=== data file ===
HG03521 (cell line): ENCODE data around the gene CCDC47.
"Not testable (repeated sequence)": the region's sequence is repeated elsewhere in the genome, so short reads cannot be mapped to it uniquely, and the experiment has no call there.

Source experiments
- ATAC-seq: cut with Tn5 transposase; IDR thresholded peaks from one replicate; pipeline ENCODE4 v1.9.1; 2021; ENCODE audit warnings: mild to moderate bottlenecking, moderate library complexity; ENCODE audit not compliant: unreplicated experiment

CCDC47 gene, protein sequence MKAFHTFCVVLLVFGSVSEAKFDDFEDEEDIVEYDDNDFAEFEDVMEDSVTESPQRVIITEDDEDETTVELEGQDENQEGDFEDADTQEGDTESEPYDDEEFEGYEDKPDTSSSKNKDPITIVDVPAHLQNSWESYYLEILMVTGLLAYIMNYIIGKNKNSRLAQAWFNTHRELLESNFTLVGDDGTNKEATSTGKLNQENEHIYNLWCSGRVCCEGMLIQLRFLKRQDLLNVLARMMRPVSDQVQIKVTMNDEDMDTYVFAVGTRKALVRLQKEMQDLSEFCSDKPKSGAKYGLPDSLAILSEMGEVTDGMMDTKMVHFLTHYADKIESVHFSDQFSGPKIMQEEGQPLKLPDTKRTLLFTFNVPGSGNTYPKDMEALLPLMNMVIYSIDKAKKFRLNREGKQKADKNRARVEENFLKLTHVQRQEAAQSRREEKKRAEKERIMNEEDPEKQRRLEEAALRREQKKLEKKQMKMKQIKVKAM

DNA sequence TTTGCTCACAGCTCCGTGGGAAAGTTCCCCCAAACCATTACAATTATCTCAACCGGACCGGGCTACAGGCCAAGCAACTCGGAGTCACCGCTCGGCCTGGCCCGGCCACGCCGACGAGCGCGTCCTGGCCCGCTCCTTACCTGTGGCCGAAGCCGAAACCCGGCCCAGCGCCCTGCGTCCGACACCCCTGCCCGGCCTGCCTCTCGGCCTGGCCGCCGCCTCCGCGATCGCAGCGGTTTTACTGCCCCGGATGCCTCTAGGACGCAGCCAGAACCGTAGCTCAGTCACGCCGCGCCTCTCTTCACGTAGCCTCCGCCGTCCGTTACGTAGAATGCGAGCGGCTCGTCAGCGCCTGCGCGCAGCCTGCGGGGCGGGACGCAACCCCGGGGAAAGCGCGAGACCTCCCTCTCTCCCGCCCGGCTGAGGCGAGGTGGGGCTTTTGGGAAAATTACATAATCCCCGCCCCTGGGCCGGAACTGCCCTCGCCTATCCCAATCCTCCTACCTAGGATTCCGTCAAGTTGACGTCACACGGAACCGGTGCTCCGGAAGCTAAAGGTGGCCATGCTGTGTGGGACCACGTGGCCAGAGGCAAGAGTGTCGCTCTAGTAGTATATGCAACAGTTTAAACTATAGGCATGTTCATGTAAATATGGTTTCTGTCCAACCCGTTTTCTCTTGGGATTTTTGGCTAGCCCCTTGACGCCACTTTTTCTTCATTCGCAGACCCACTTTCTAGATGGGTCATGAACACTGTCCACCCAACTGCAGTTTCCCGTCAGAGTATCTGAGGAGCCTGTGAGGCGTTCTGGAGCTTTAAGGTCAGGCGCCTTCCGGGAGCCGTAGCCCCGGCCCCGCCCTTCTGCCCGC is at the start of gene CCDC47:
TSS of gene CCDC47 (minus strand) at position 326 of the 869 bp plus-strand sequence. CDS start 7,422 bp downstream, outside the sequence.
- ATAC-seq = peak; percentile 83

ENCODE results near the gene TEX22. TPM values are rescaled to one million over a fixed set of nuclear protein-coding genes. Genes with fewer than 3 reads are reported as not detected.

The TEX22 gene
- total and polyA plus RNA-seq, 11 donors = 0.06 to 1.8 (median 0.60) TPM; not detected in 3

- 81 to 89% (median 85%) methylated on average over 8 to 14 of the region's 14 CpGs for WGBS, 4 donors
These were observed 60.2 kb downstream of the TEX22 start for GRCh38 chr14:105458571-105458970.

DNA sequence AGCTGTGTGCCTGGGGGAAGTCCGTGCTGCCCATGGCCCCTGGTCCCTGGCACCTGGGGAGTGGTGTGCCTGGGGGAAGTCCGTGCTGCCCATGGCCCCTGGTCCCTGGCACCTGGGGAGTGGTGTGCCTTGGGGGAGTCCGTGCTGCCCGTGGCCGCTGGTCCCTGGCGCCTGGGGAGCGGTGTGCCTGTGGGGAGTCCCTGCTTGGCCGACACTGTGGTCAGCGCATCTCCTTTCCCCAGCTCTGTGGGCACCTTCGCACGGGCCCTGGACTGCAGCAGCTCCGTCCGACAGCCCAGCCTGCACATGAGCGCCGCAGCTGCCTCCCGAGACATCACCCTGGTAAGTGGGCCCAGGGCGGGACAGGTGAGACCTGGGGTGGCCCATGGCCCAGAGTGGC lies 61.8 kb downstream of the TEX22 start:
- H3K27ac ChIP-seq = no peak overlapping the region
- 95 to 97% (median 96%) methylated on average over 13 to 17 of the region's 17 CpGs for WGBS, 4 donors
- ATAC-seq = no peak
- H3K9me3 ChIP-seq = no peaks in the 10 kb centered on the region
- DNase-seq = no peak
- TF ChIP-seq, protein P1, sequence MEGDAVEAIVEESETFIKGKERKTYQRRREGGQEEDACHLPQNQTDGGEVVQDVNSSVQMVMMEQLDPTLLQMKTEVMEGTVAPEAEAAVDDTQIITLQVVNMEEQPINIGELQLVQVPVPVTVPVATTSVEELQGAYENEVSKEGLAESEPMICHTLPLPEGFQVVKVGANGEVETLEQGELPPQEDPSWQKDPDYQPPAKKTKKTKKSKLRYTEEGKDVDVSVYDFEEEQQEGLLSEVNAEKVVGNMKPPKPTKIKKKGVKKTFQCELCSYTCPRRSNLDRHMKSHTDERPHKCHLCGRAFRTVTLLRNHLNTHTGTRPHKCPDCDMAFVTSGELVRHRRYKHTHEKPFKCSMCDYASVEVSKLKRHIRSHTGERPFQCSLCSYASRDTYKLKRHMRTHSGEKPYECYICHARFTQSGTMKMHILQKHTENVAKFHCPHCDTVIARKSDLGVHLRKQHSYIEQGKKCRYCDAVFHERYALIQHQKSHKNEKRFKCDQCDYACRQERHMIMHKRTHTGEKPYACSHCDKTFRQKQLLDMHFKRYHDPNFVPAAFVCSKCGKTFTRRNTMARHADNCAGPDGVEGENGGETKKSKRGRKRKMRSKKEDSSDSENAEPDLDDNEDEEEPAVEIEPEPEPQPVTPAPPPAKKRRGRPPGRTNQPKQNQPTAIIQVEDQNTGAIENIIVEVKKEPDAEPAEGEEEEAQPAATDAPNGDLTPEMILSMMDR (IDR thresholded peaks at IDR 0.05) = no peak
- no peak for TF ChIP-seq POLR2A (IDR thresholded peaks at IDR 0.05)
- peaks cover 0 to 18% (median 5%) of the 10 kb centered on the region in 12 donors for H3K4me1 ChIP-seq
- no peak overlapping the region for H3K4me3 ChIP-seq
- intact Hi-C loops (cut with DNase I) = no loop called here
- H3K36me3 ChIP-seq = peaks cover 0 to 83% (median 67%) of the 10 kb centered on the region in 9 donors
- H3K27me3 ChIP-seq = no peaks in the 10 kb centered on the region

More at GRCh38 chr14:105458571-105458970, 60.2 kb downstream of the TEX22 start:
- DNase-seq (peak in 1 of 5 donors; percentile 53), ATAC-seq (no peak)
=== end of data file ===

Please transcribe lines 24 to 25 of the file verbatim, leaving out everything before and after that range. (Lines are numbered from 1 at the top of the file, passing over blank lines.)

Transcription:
- intact Hi-C loops (cut with DNase I) = no loop called here
- H3K36me3 ChIP-seq = peaks cover 0 to 83% (median 67%) of the 10 kb centered on the region in 9 donors